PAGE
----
I talk about recovery so much, you’d think I would be recovered by now. But even though many of the things that happened to me were long ago, it doesn’t mean that I can simply “get over” them. Trauma doesn’t have a time limit, and there’s no magic timeline of when you will get better. I was sexually assaulted last year, but yet many of the things that happened years, even decades ago, still hurt me worse than what happened that night. The mind is a wondrous and strange thing and each of us takes our own time to come into our own.
Many people who have not undergone trauma think that healing from a catastrophic or deeply painful event think it’s a simple progression from “awful thing” to “processing grief, frustration, and fear” to “being perfectly better.” They view it as like this:
To them, it’s pretty straightforward: something horrible happens, and you take some time, get some professional help, and then go back to your everyday life. You’re “back to normal.” This is why they often get frustrated when traumatized people continue to show symptoms long after they expect them to be “normal” again. They don’t realize that the healing process is a lot more like this:
Healing and recovery are a big ol’ rubber band mess. They’re not even assured. Some people never recover from trauma. Some people never begin to recover from trauma! And it’s a labyrinth of ups, downs, false starts, steps back, confusion, and mixed emotions. Somewhere in there, at the edge of all this mess, you create a new “normal” for yourself, because there is a huge morass of development and change between who you were before the trauma and who you are afterward. You can never go back to the person that existed behind all of that healing.
That person, no matter how great they were, has been completely transformed into who you are now. You have stepped into a new chapter of life and welcomed a new being into existence.
Buddhist thought shows us that this makes perfect sense. The Buddha teaches that there is no true existence except the right now: each of us are being born, living, and dying in this exact moment. Who you were yesterday is not who you are today, even if, because of the tricks of the mind, there seems to be a seamless narrative of “me”ness. This gives great hope, because it means that you have infinite opportunities to make yourself into who you want to be. Your trauma, though it informs your current reality, is not you. You are the you of right now, and the you of right now is the one making the decision to change.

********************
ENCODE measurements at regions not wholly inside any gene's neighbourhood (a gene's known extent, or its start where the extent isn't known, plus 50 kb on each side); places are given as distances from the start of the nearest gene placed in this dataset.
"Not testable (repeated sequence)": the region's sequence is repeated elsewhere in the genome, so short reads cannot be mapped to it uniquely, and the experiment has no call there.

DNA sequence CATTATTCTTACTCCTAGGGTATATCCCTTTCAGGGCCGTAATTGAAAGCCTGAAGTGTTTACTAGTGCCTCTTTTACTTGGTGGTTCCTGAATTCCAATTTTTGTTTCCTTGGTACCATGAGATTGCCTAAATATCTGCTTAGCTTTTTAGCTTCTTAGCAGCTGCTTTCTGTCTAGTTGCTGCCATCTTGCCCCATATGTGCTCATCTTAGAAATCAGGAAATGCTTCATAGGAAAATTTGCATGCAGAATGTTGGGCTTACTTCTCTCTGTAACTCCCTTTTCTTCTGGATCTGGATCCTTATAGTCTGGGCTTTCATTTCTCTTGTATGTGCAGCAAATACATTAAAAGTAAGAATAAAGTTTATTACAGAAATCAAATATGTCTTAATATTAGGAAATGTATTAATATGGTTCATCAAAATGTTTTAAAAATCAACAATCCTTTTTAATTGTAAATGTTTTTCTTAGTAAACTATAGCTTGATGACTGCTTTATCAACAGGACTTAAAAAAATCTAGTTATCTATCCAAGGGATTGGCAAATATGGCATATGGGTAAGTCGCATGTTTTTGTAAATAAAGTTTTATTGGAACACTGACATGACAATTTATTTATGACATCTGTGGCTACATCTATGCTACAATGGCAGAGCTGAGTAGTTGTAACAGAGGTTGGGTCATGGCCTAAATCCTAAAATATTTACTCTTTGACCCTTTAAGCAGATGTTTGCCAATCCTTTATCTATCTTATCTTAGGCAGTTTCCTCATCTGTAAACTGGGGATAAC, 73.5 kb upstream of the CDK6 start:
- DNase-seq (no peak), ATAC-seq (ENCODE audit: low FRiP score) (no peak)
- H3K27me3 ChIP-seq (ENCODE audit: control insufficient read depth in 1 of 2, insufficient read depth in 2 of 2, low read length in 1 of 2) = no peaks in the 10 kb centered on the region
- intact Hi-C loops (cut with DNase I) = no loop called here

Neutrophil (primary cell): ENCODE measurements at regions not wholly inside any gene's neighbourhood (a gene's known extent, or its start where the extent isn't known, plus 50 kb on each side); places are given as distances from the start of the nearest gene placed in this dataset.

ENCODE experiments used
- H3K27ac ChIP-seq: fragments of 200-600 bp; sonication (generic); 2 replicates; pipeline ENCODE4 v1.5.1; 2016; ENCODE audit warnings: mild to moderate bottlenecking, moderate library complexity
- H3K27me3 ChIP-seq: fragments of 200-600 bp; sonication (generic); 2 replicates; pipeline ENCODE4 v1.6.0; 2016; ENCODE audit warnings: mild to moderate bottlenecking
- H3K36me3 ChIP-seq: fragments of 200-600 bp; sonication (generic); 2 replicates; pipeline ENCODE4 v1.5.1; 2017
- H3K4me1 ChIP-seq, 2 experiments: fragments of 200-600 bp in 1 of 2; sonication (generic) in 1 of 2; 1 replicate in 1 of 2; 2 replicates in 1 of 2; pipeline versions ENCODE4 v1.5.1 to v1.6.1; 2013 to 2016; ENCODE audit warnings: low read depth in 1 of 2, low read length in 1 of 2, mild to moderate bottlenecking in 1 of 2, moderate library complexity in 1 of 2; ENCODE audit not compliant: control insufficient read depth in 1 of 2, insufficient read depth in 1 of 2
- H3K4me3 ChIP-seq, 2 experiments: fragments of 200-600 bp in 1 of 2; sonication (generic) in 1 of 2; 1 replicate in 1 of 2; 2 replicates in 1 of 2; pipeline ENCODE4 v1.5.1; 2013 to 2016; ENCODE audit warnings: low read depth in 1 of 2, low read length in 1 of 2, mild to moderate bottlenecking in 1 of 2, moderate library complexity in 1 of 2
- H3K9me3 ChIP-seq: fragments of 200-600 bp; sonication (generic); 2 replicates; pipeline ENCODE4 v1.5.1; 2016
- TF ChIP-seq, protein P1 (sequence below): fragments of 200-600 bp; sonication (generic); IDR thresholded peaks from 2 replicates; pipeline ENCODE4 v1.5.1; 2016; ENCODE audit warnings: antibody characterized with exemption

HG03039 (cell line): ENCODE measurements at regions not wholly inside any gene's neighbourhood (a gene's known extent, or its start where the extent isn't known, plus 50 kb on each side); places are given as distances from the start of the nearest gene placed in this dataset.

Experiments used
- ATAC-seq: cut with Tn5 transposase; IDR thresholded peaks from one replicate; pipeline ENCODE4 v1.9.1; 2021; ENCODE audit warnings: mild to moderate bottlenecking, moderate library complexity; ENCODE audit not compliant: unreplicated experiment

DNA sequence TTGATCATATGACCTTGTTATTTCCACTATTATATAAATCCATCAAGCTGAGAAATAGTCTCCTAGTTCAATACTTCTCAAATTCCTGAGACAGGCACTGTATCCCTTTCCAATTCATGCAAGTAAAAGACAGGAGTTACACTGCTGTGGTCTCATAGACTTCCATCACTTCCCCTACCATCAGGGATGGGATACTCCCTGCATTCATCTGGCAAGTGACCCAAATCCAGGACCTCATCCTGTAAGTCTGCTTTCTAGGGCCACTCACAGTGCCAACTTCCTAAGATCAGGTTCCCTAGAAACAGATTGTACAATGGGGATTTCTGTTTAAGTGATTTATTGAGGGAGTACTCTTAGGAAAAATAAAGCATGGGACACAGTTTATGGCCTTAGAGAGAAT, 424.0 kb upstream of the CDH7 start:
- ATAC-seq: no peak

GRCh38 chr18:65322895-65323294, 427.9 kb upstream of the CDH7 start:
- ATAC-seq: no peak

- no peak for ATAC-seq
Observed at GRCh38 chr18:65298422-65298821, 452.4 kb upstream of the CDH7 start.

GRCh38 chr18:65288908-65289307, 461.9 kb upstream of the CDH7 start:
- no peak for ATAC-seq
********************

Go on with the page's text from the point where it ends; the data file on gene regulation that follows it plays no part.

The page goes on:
From my perfectly scientific graphics, we can see that the standard, expected way to approach recovery isn’t a very good one: it presumes that there is a logical one-way progression through recovery. That you will march, step by step, through a perfectly organized process, and that it will be easy to see that progression from “traumatized” to “healed.” In reality, recovery is a messy, loud, weird journey happening as you live your life. Recovery often happens when you least expect it, or in the most dramatic ways, or even in quiet little “aha!” moments: in a coffee shop, at the beach, snuggling with a loved one. Recovery doesn’t exist just in the confines of a therapist’s office, and it certainly doesn’t follow a prescribed pattern. It follows you, in your footsteps, as you remake yourself breath by breath, moment by moment. You live your recovery, because you live your life.
In fact, sometimes you don’t even realize the extent of your recovery until much later. You’ve just slid into healing, and it takes a bit of reflection to realize you’ve pushed yourself further than you ever have before, or you’ve taken a big step that represents years of hard work, or even that you’ve just become happier and more confident because you’re taking better care of yourself. That’s because recovery doesn’t announce itself. It’s not always blatant, or organized, or pushed into your face. It’s part of life.
I’ll give an example from my own life, one that shows how I began to take back my body from the sexual assault I endured as a child. Like many victims of sexual assault, I was sexually precocious, and began to date and be sexually active at an early age. However, I never let any of my partners sleep overnight. The one time that I slept overnight at someone’s house that I was interested in, when she got ready to sleep in the same bed with me, I panicked, physically shoved her off the bed, and she ended up sleeping on the floor.